“The population for those workshops is very diverse. For some people, English is not their first language,” Franklin said. ”It’s also diverse as far as physical abilities: Some are much more proficient, and others are not able to walk without assistance or without a walker,” she said.
Charlotte Hollister, president of the board of directors of Jane Franklin Dance, feels Franklin’s work at senior centers is “the activity that seems most unique to me.”
“When Arlington County recently failed to fund this effort for the coming year, the senior centers dug into their own funding to keep the program going because they found it so valuable,” Hollister said.
WIth dance, Franklin finds that the interactions between people and the relationships that are established contribute a great deal to the whole experience.
“They’ll come into that class from very different backgrounds, but almost immediately people start to get to know one another and talk to one another.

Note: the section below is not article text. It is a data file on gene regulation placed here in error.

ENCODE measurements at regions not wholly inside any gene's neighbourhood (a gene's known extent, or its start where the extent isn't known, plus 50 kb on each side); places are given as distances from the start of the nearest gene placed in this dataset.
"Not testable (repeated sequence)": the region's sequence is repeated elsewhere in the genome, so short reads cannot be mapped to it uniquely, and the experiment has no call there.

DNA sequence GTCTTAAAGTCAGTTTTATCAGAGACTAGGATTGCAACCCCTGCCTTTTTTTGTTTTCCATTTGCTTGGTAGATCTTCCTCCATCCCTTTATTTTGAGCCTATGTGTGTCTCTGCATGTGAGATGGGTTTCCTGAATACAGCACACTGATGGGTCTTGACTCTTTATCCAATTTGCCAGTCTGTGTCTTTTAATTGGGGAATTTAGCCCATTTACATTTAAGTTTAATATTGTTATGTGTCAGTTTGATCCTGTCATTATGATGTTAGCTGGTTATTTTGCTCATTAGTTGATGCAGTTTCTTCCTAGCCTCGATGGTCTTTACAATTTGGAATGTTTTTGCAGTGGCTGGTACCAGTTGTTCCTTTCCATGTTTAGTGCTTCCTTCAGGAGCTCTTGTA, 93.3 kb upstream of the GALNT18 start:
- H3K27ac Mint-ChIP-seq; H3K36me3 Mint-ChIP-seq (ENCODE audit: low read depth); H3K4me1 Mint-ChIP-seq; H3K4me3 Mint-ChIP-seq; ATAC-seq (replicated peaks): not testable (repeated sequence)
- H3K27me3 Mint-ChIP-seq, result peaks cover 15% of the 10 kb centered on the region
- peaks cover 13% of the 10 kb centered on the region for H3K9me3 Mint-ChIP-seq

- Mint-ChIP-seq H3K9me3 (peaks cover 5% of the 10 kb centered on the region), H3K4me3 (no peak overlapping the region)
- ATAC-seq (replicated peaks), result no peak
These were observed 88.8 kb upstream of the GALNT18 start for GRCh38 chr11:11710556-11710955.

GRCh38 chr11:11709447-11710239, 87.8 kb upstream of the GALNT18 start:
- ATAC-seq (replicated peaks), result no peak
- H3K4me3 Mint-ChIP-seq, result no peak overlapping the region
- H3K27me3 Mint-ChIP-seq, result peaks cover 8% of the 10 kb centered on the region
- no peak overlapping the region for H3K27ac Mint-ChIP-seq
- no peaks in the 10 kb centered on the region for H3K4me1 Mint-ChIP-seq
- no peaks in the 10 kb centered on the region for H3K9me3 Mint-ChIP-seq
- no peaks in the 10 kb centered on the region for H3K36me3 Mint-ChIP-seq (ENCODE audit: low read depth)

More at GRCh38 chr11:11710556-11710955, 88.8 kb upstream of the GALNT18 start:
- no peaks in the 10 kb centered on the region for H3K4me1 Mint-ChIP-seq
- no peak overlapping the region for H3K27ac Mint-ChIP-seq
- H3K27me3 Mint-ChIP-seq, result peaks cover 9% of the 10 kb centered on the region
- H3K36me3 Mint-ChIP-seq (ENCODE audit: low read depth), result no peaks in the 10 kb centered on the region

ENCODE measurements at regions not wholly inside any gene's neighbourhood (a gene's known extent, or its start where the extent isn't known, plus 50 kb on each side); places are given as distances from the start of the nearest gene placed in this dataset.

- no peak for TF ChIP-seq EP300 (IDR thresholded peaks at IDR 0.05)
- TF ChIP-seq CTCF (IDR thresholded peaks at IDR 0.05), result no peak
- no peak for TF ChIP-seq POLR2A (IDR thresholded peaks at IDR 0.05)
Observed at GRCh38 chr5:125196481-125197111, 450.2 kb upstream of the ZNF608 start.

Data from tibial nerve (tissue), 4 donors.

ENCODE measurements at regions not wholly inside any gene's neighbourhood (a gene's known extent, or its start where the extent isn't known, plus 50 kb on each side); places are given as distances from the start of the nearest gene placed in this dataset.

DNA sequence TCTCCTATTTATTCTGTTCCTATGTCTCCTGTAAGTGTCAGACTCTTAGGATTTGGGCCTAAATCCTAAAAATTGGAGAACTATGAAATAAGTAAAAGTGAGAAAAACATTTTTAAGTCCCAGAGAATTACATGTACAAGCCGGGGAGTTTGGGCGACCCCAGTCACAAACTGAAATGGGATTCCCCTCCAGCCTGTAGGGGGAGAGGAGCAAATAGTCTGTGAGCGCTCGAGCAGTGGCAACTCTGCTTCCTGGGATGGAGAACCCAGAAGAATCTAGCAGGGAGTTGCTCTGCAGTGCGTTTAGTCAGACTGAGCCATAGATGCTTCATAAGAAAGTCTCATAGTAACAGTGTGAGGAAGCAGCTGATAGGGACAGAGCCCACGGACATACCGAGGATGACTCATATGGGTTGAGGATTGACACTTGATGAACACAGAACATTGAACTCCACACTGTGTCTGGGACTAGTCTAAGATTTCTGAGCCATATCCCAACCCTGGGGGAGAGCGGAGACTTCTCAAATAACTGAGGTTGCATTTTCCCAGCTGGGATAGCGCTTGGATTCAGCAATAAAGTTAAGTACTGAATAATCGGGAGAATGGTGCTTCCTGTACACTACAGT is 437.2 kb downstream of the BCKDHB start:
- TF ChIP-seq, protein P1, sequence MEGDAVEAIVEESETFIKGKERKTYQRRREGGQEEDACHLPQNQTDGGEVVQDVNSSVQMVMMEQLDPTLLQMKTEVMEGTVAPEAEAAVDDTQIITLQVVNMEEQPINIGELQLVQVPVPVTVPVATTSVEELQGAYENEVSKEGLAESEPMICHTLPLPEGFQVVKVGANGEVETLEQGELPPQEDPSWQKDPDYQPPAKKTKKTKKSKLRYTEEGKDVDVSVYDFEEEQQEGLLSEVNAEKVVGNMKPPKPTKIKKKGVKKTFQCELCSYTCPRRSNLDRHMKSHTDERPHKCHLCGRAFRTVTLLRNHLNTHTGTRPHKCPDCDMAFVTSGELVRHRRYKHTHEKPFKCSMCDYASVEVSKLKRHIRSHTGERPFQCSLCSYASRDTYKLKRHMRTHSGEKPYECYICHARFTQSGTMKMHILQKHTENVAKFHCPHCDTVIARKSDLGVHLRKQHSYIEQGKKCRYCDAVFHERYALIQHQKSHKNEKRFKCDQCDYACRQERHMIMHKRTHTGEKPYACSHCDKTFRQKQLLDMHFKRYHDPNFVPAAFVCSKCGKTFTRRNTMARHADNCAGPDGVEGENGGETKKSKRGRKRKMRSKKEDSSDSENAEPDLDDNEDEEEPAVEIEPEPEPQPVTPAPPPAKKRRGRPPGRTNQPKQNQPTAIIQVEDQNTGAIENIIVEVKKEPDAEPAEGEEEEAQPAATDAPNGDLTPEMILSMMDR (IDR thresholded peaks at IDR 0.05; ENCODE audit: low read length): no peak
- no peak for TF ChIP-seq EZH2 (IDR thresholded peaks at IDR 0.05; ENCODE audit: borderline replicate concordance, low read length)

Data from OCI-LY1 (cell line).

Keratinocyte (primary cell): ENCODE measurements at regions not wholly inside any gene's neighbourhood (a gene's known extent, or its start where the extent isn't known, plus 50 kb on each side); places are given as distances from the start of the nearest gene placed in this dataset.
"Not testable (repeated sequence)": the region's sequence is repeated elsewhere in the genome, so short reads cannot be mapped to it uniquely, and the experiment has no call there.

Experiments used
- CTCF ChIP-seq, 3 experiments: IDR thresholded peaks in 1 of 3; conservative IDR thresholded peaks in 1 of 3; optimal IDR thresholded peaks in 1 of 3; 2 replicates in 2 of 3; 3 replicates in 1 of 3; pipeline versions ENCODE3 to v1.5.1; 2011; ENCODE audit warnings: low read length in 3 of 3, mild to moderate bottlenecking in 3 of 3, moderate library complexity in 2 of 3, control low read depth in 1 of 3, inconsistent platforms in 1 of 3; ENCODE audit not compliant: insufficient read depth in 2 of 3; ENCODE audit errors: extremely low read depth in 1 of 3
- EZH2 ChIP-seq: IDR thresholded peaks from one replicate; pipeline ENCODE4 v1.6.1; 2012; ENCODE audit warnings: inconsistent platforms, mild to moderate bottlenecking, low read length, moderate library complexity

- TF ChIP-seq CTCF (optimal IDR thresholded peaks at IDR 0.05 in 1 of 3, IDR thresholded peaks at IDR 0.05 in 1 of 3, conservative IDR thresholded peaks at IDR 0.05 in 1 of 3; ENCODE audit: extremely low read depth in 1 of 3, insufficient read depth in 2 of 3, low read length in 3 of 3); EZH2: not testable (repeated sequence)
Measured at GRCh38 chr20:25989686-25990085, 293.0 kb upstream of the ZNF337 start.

“They might not see each other outside of that class, but it really gives them a reason to come back to class to see the other people who are involved,” Franklin said.
The music she uses, like Latin jazz and Zydeco, is “music that makes you want to move,” she said. The combination of the upbeat music and movement can lift someone’s mood.
“There’s something about moving your body that can break you out of that place, if you’re feeling down or closed-in,” Franklin said. And by the way, “It’s never too late to start.”
To learn more about area dance classes or attending a performance, see “Care to Dance?” below the video
Care to dance?
If you’re feeling footloose, here are some local classes designed for older dancers:
Jane Franklin’s Joy of Movement Workshops incorporate social dance forms to a variety of world music, along with simple exercises to gently encourage flexibility, strength and coordination.
The free classes are offered Wednesdays, Jan. 12 to Feb. 4 in Arlington, Va., at both the Langston Brown Senior Center, 2121 Culpeper St., and Walter Reed Senior Center, 2909 16th St., South. Classes are from 9:30 to 10:30 a.m. at Langston Brown and 11 to 11:45 a.m. at Walter Reed.